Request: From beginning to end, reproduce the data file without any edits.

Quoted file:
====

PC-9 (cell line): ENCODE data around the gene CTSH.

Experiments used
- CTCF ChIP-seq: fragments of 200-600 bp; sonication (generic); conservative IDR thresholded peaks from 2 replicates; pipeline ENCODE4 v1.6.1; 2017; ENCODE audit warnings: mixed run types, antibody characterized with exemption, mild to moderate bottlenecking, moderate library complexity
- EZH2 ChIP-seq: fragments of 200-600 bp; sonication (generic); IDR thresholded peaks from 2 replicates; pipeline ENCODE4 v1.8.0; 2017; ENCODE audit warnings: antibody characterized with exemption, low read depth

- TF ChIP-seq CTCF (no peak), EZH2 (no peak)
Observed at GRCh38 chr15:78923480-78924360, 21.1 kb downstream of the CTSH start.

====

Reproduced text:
PC-9 (cell line): ENCODE data around the gene CTSH.

Experiments used
- CTCF ChIP-seq: fragments of 200-600 bp; sonication (generic); conservative IDR thresholded peaks from 2 replicates; pipeline ENCODE4 v1.6.1; 2017; ENCODE audit warnings: mixed run types, antibody characterized with exemption, mild to moderate bottlenecking, moderate library complexity
- EZH2 ChIP-seq: fragments of 200-600 bp; sonication (generic); IDR thresholded peaks from 2 replicates; pipeline ENCODE4 v1.8.0; 2017; ENCODE audit warnings: antibody characterized with exemption, low read depth

- TF ChIP-seq CTCF (no peak), EZH2 (no peak)
Observed at GRCh38 chr15:78923480-78924360, 21.1 kb downstream of the CTSH start.